Open Access Te Herenga Waka-Victoria University of Wellington
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Correcting Myopia: Effect of Information Provision on Support for Preparedness Policy

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journal contribution
posted on 2024-02-12, 01:44 authored by N Weller, Thomas JamiesonThomas Jamieson
Some scholars argue that the public is generally myopic in their attitudes about disaster preparedness spending, because they prefer to spend money on disaster response rather than preparedness, despite the greater cost effectiveness of the later. Given voters’ general lack of policy information, it is possible that limited support for preparedness comes from lack of information about its efficacy. In this paper, we build on these studies by examining how people respond to new information about the effectiveness of policy initiatives in the context of public health and the COVID-19 pandemic. Through two online survey experiments with over 3400 respondents, we demonstrate that information can lead people to update attitudes about preparedness, illustrating the potential for information campaigns to increase support for preparedness policies. Our results suggest that information about the efficacy of preparedness can increase support for these policies, and the information effect exists even for individuals whose prior beliefs were that public health programs were ineffective. These results suggest that information can make people more supportive of preparedness spending, which could provide electoral incentives for its provision. We conclude by providing some directions for future research to enhance our understanding of public opinion and preparedness spending.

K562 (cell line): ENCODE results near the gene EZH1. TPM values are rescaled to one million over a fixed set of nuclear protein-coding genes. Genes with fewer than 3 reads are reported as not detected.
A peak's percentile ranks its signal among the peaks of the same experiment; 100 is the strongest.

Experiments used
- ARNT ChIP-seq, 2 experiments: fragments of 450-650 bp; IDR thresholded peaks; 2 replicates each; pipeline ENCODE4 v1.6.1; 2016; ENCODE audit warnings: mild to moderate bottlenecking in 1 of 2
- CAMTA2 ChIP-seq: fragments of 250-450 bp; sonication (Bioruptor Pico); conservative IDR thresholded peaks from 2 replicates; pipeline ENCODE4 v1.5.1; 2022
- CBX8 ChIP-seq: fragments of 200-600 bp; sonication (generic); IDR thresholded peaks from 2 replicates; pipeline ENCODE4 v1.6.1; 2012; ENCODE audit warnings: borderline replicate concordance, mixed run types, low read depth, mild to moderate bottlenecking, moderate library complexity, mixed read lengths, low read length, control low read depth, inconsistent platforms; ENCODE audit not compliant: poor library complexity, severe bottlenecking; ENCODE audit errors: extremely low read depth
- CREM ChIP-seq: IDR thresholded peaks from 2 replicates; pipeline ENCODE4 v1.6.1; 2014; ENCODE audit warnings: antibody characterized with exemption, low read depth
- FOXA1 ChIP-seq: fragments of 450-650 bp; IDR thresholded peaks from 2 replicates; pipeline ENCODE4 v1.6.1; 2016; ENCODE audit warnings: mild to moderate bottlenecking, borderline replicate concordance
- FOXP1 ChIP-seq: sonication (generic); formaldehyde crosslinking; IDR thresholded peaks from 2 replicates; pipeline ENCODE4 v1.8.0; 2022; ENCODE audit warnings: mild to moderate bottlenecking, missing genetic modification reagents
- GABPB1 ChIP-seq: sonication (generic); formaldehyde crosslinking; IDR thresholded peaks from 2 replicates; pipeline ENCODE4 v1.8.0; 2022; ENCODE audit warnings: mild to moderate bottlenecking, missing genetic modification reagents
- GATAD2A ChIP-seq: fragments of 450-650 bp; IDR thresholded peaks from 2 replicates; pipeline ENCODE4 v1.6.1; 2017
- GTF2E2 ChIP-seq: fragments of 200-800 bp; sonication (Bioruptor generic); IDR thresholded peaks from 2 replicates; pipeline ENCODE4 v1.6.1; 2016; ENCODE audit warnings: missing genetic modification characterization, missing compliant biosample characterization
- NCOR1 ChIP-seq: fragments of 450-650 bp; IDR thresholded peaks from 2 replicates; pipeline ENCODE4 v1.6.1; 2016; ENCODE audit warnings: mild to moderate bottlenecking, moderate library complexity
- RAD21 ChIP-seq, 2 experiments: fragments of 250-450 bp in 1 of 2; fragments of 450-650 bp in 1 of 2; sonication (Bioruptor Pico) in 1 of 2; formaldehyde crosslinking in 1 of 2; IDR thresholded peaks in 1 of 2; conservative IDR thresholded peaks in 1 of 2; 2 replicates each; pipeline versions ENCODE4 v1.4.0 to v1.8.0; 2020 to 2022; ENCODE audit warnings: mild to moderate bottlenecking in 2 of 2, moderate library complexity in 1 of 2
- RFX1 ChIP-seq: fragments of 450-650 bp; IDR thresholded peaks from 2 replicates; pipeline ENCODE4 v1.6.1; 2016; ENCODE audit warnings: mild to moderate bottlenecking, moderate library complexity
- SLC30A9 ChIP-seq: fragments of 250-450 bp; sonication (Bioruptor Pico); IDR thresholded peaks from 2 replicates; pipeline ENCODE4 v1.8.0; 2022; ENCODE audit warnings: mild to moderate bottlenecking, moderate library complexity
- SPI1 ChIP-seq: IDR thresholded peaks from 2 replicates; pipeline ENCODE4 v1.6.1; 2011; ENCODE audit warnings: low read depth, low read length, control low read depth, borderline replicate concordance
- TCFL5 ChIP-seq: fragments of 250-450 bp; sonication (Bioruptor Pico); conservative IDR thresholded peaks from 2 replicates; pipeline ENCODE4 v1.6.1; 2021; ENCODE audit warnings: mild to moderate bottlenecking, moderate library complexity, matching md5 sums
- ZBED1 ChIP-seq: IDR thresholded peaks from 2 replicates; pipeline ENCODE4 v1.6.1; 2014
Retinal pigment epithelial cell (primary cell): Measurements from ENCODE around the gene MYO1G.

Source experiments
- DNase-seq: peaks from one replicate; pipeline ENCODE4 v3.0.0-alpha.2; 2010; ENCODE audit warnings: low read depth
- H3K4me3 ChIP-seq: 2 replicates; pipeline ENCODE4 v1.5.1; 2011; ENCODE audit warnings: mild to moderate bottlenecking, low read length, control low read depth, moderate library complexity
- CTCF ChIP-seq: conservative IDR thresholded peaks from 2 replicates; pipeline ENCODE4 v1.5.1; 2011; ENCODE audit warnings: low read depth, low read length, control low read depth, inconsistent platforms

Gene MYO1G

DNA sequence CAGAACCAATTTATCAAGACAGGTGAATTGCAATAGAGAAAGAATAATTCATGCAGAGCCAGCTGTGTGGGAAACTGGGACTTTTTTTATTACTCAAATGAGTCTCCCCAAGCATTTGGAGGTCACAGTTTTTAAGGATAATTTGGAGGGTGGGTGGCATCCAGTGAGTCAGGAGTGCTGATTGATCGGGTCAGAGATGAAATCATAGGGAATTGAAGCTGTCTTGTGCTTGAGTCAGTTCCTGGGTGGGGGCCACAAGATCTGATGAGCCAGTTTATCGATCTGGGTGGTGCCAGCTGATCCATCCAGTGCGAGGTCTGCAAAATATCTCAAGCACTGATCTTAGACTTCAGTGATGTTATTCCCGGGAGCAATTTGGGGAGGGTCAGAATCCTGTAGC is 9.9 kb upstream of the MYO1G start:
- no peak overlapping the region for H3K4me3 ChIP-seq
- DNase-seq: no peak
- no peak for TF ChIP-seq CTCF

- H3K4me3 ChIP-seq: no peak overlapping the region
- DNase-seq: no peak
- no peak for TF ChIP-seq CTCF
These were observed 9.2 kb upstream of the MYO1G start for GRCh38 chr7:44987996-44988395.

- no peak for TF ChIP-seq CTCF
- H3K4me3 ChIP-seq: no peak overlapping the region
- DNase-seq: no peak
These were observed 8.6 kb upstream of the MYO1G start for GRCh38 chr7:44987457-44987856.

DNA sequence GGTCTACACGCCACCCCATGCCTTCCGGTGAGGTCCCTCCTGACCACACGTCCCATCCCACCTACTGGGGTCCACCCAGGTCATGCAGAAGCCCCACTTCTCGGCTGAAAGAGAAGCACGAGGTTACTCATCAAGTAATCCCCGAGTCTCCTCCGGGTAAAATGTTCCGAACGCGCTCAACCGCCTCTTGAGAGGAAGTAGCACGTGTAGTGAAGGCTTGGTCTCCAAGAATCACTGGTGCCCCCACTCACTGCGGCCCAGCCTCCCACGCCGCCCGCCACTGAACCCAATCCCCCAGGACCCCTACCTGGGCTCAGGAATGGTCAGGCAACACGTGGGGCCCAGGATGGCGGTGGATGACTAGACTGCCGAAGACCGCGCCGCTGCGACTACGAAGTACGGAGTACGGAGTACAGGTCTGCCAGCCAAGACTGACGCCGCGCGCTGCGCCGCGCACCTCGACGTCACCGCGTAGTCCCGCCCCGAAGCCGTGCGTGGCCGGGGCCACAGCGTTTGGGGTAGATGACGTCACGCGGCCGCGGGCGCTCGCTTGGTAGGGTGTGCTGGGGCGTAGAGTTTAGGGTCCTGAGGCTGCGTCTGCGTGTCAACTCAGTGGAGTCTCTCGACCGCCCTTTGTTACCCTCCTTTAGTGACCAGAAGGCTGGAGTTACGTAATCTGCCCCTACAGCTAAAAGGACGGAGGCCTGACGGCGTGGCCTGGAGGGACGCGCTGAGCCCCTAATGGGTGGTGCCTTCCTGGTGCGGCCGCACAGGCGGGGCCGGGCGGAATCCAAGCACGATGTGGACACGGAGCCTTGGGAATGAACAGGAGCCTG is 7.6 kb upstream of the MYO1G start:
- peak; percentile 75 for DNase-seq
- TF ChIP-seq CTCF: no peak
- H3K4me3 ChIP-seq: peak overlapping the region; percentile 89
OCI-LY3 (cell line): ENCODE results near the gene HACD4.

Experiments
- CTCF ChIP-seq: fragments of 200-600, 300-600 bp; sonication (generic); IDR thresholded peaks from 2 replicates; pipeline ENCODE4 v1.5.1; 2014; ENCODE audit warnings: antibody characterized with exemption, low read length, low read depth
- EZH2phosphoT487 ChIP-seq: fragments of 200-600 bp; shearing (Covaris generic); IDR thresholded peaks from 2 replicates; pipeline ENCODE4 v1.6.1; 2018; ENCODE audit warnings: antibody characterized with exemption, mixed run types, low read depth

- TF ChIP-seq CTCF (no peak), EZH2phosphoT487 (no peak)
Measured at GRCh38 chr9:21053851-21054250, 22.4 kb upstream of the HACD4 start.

Preferred citation

Weller, N. & Jamieson, T. (2023). Correcting Myopia: Effect of Information Provision on Support for Preparedness Policy. Political Research Quarterly.

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Political Research Quarterly

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SAGE Publications

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Online publication date